We weren’t stingy, either. I took cookies to book club, cupcakes to friends who’d had a death in the family, invited friends over for dinner, and brought a dish to community suppers. Best of all, the food was delicious: spicy beans and rice; fragrant tomato sauce on pasta; burritos; homemade pizza, bread and yogurt; and fruit and plenty of vegetables.
I shopped for a month at chain supermarkets and the state farmers market, improved the list, and did it again. Then I took my improved and tested list to Whole Foods and the Durham Farmers Market, buying organic and sustainably raised ingredients. Even this “yuppie” diet was less than two dollars a meal. After three years of refinement, the result is my book, Wildly Affordable Organic.
The results of these experiments were so good they permanently changed the way we cook and eat. I pay the “green” prices shown in the Sample Spring Menu (later in this article) to get mostly organic, kindly raised and local food. I feel more connected with my community and the seasons. I’ve reached my ideal weight and am full of energy.
After years of working in politics, voting with my fork seems direct and effective. We still need laws to ensure people, animals and the planet are treated right, but knowing our shopping habits are not funding brutal factory farms or pesticides that harm workers and the environment feels good. We support farmers who enhance their land and are buying time for society to cope with global warming.
Cooking on a tight budget was hard at first. Cooking from scratch takes time and so does cleaning up. Some nights I stayed up well past bedtime waiting for the bread to cool because I had started baking it too late. I ruined several loaves of bread and many batches of yogurt. But I got the hang of it and you can, too. I was raised in a canned-soup and bagged-bread house where we always had plenty to eat. Cooking from scratch with the seasons and making the best use of every bite was new to me. If this is new territory for you, too, I invite you to use my book (available in the Mother Earth Living store: Wildly Affordable Organic) as a guide to help get it right the first time.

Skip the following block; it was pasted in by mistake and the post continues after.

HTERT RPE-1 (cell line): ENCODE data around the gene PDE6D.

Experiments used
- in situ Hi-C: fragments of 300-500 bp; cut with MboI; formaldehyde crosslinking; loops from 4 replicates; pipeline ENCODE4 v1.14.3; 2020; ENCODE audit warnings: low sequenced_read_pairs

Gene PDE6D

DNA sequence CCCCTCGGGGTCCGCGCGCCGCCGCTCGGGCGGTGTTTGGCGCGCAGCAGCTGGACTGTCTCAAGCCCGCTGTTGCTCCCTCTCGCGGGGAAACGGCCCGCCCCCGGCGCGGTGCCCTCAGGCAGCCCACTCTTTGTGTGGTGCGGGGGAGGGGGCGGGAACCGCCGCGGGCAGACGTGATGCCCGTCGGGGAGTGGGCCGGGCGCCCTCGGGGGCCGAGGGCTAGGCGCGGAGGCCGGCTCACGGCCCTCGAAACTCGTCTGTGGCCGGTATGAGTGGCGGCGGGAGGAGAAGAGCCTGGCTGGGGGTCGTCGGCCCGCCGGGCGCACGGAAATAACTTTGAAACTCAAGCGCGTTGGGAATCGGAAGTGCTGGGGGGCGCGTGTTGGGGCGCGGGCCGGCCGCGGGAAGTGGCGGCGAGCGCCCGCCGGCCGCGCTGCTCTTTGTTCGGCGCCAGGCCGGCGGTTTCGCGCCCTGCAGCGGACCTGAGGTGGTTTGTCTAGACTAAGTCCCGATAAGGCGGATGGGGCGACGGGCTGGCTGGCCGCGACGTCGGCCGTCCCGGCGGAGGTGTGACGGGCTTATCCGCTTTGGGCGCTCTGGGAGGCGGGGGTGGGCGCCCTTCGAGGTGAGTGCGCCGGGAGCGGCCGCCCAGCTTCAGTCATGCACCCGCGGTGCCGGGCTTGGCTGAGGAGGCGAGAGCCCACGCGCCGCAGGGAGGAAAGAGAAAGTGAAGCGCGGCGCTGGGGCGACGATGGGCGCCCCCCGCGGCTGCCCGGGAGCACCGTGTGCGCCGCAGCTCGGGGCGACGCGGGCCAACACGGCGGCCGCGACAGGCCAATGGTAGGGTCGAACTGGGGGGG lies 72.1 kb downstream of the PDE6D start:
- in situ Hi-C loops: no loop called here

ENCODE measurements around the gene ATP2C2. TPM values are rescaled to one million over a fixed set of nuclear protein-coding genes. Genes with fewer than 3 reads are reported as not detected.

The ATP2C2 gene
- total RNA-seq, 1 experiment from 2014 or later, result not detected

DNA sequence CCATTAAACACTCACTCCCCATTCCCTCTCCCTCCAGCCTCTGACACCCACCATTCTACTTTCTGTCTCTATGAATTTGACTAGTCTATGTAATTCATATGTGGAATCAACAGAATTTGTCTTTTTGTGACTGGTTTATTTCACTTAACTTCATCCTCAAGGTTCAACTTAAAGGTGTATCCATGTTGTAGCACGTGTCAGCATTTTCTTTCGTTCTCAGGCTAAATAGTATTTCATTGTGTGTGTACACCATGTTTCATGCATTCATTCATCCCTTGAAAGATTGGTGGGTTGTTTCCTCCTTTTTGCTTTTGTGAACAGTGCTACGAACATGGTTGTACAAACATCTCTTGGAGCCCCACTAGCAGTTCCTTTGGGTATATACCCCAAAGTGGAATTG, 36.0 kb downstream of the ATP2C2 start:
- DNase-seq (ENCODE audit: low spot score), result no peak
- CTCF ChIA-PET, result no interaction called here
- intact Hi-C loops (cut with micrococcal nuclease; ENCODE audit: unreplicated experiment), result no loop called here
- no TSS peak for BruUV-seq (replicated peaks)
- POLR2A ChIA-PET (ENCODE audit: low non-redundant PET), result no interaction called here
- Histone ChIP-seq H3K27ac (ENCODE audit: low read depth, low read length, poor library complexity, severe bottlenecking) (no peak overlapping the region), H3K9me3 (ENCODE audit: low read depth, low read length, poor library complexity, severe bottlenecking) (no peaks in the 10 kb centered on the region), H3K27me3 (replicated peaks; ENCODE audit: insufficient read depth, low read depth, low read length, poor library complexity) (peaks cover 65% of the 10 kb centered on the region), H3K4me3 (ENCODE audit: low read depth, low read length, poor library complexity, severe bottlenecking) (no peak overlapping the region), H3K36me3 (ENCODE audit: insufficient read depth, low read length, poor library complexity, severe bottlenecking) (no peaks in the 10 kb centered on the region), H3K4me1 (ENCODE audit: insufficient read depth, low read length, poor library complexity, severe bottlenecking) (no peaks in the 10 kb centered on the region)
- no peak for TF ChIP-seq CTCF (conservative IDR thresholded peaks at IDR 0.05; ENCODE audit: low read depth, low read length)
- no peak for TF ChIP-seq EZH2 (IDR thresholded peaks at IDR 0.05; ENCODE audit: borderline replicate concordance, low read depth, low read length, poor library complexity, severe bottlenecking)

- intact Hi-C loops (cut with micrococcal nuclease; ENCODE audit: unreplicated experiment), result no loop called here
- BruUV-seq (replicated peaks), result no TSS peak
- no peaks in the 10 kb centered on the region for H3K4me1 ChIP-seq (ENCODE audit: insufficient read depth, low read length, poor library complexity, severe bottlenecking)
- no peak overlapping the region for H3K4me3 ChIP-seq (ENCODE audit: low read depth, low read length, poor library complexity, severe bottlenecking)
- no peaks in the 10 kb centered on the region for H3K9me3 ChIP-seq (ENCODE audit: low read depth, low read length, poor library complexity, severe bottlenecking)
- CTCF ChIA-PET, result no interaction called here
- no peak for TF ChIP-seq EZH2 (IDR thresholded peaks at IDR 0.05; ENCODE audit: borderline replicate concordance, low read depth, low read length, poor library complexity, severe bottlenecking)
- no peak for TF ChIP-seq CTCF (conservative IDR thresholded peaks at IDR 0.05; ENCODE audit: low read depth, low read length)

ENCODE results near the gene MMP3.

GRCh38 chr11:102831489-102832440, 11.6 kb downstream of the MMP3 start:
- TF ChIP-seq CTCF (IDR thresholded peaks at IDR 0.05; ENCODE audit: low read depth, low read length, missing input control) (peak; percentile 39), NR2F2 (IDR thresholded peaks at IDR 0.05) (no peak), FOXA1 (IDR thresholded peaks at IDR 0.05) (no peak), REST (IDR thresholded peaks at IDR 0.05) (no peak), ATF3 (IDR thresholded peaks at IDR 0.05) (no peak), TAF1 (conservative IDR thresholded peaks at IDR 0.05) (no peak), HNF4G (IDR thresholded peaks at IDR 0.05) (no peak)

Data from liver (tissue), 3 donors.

In this sample one-week spring menu, seasonal foods such as parsley and asparagus meet make-ahead staples such as beans and homemade bread. The prices on the left are the organic/sustainably raised prices. The prices on the right are the non-organic/conventional prices.
Breakfast every day, unless mentioned otherwise ($0.46 / $0.28): Two slices of toasted homemade bread with peanut butter, tea
($5.13 / $3.18)
Breakfast ($0.67 / $0.46): sweet raisin flatbread toast with peanut butter, tea
Lunch ($1.27 / $0.76): Cuban black beans, rice, carrots, banana
Snack ($0.69 / $0.39): walnuts
Dinner ($2.50 / $1.58): pizza with mustard greens and spring onions (two slices), green salad with vinaigrette, strawberry ice cream
($5.86 / $3.92)
Lunch ($1.66 / $1.12): Cuban black beans, rice, carrots, chocolate pudding
Snack ($0.41 / $0.39): apple
Dinner ($3.33 / $2.13): pasta with parsley pesto, skillet asparagus, strawberry ice cream
($4.79 / $3.03)
Lunch ($1.93 / $1.03): pizza with mustard greens and spring onions (one slice), broccoli, banana
Snack ($0.27 / $0.17): oatmeal-raisin cookies
Dinner ($2.13 / $1.56): bean burritos, green salad with vinaigrette, orange, vanilla yogurt
Lunch ($1.96 / $1.45): bean burritos, sugar snap peas, orange
Snack ($0.27 / $0.17): oatmeal-raisin cookies
Dinner ($2.43 / $1.56): potato peanut curry, rice, broccoli, vanilla yogurt, strawberries
($5.21 / $3.02)
Lunch ($1.46 / $1.28): rotini with tomato sauce and spring onions, carrots, strawberries
Snack ($0.27 / $0.17): oatmeal-raisin cookies
Dinner ($3.02 / $1.29): green egg scramble, baked sweet potato, banana
($4.81 / $3.79)
Breakfast ($0.30 / $0.26): oatmeal with peanut butter, tea
Lunch ($1.90 / $1.33): pasta with parsley pesto, carrots
Snack ($0.51 / $0.33): strawberries
Dinner ($2.10 / $1.87): bean and tomato stew with black beans, rice, green salad with vinaigrette, apple, popcorn
($3.95 / $3.09)
Lunch ($1.35 / $0.99): soup with black beans, garlic toast, banana
Snack ($0.36 / $0.29): popcorn
Dinner ($1.76 / $1.53): rotini with tomato sauce and spring onions, sugar snap peas, chocolate pudding
Linda Watson is the author of Wildly Affordable Organic, available at the Mother Earth Living store, and founder of cookforgood.com, a website that helps people save money and eat well. She lives in Raleigh, North Carolina, with her husband.